Emigre created the perfect model of an autonomous foundry run by designers. Many designers followed Emigre's lead, joining their library or launching their own foundries.
Emigre Fonts developed or released some of the most cutting-edge typefaces of the late 1980s and 1990s. Their success as pioneers in the digital type industry is in no small part credited to their eager adoption of new technologies and ability to recognize skill in contemporary designers, as expressed in a 2016 interview of Licko by Sally Kerrigan for Adobe Typekit:
“Each of our font families exudes a certain quality that is either tied to the technology of the time, the level of craftsmanship of the designer, or the prevailing aesthetic preferences of the time. Because the Emigre library developed over the past 30 years, alongside and in reaction to evolving technologies, each typeface is like a snapshot in time.”
During this early digital period when design professionals were combining analog and digital production methods, Emigre’s print magazine (known for featuring graphic design criticism and experimental layouts) doubled as an advertising venue for Emigre’s typefaces by showcasing their fonts in use off-screen. Though many of Emigre's fonts are considered icons of Postmodern design, Emigre didn’t limit themselves. Licko’s popular revivals, Mrs Eaves (based on Baskerville) and Filosofia (based on Bodoni), were a departure from this style.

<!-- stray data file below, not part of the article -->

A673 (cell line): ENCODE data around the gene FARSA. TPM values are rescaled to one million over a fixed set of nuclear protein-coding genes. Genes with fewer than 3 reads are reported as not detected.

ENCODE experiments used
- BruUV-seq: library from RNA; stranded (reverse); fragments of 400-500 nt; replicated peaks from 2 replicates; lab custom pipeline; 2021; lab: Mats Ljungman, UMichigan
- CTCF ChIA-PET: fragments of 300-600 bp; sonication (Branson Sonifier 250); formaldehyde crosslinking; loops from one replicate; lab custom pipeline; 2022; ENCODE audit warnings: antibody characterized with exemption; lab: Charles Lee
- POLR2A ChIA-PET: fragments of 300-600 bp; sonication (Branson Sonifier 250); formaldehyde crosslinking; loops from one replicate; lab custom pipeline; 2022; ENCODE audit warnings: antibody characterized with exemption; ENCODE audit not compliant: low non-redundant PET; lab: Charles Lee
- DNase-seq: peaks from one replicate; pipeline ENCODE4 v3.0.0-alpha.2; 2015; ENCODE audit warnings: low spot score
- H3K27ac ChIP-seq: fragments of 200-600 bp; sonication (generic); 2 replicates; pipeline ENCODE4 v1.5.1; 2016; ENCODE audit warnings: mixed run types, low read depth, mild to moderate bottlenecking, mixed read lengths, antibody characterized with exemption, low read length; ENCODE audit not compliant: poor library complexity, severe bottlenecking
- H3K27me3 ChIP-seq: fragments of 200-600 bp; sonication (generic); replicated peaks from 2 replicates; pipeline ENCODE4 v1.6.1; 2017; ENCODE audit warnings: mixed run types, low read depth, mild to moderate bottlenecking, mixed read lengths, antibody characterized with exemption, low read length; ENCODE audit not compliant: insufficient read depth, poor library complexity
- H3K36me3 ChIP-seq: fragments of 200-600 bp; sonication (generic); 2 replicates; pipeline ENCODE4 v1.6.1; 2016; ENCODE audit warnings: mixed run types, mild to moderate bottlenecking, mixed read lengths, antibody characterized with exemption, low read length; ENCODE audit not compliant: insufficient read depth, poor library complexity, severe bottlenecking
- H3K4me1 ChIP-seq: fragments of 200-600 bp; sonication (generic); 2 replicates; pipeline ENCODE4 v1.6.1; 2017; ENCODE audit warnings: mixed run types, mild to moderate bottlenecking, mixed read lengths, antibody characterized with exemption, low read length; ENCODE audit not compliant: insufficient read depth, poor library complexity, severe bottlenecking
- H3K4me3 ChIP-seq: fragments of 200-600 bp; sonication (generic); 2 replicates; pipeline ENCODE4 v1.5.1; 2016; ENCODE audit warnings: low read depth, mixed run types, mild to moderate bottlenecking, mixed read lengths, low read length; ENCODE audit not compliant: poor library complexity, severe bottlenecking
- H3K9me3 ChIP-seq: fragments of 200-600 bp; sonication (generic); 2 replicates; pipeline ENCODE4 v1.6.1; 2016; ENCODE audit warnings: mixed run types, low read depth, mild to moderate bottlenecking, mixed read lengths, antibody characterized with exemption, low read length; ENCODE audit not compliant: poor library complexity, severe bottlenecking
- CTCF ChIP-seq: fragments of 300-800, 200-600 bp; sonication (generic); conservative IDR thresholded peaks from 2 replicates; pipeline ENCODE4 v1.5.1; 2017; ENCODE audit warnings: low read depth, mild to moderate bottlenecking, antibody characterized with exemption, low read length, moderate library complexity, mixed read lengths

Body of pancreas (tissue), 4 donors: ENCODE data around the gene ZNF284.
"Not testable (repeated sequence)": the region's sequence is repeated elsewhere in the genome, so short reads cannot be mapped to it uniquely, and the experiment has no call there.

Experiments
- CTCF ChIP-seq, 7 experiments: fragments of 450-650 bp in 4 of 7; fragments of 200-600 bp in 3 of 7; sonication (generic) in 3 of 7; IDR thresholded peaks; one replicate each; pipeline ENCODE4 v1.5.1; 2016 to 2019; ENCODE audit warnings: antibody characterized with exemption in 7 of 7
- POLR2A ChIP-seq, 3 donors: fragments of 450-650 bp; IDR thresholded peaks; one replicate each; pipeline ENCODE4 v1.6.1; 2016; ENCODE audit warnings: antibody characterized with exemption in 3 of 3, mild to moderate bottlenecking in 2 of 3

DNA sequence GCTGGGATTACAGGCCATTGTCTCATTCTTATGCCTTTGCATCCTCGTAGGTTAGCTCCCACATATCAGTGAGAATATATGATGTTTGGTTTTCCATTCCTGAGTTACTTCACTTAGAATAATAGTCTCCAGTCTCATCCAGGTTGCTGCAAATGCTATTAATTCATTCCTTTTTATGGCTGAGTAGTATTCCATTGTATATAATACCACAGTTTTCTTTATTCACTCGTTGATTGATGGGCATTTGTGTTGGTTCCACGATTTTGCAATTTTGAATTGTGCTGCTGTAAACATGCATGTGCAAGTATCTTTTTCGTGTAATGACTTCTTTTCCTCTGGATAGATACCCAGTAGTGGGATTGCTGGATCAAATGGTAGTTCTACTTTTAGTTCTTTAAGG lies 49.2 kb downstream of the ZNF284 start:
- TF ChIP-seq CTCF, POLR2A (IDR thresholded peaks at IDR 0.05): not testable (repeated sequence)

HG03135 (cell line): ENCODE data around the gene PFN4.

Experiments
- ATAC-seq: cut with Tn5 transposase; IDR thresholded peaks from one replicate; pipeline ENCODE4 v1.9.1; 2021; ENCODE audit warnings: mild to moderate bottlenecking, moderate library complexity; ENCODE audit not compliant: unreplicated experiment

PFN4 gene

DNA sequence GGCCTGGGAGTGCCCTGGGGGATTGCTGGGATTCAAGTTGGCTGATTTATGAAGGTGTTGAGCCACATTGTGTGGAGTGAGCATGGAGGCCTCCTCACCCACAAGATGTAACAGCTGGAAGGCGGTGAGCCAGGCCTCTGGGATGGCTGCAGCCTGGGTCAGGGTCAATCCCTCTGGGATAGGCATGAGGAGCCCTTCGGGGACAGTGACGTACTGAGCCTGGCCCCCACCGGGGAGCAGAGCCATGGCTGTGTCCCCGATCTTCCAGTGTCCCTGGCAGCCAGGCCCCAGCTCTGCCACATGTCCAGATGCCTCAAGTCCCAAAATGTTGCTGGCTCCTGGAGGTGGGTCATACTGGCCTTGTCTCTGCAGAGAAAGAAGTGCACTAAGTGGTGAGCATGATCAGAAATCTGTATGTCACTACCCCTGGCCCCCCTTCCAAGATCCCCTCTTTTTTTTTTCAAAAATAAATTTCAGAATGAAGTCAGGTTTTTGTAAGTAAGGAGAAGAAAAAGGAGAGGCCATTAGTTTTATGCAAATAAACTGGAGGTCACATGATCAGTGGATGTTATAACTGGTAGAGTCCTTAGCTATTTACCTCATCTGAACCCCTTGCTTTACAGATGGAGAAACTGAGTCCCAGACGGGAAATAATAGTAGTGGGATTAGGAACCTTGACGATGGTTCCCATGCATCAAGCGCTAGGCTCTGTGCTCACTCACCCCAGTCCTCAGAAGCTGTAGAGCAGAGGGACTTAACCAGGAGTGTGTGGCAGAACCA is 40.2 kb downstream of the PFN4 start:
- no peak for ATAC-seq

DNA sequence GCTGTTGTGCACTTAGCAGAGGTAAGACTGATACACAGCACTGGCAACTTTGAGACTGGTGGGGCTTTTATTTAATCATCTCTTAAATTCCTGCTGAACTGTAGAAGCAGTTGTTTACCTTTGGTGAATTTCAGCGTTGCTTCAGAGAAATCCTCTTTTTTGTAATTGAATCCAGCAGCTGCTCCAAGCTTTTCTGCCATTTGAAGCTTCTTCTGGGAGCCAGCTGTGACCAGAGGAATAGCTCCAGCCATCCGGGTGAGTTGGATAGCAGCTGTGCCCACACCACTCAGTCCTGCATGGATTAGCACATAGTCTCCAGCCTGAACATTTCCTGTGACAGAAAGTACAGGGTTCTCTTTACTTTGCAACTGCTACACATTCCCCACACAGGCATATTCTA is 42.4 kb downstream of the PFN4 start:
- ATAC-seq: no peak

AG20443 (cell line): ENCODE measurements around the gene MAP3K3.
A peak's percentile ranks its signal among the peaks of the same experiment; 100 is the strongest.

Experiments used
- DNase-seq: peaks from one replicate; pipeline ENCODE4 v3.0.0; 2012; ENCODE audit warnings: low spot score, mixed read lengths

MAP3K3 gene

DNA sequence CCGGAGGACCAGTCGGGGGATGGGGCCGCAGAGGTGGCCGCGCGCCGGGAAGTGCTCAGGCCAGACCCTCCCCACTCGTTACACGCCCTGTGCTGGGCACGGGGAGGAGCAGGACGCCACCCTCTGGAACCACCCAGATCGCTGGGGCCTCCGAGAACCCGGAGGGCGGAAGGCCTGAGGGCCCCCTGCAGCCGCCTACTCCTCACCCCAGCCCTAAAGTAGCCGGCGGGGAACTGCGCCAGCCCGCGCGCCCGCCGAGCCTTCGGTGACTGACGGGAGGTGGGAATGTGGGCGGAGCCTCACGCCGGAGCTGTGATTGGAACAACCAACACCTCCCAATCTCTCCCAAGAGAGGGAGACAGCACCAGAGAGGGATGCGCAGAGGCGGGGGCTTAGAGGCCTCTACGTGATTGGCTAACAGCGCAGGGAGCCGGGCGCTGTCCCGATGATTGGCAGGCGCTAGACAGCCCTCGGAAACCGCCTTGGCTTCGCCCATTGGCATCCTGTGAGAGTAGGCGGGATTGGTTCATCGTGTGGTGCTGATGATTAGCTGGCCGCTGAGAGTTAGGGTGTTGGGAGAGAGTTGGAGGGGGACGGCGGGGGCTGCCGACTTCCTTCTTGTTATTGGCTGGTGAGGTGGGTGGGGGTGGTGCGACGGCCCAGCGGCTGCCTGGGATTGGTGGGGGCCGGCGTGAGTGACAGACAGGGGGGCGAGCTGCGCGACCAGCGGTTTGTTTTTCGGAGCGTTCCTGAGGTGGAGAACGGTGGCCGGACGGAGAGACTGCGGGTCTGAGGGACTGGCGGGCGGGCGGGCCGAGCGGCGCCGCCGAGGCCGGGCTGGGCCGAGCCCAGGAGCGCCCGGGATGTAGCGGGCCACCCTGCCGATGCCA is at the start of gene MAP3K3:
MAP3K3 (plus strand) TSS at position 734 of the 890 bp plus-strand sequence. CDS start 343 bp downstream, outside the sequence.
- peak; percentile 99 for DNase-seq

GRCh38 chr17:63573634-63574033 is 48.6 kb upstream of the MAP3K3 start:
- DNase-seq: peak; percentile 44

In an interview in Emigre No. 15, in response to a question about the legibility of her experimental bitmap fonts, Licko stated that "You read best what you read most," indicating that fonts such as Helvetica and Times Roman are not intrinsically legible but become so through repeated use. This was a highly contested opinion within the world of type design that generated heated discussion in the pages of Emigre magazine and elsewhere. This was later referred to as the “Legibility wars” — a term coined in 2004 by Robin Kinross in his book Modern Typography: an Essay in Critical History.
Emigre was often criticized for rejecting Modernist design rules. Massimo Vignelli, a prominent designer and voice in the graphic design field, was highly critical of the foundry. Vignelli famously called Emigre a “typographic garbage factory,” insinuating that they were either a threat to the dominant graphic design ideals or insignificant as an “aberration of culture” in a typography panel discussion reported on in a 1991 issue of Print Magazine. This sparked an intense debate in the industry for much of the 1990s. To Vignelli's later collaboration with Emigre to directly promote the release of Licko’s Filosofia typeface by designing the poster to announce the release, Licko responded: “Massimo’s willingness to collaborate on our announcement reflects Emigre’s ability to bridge different approaches.”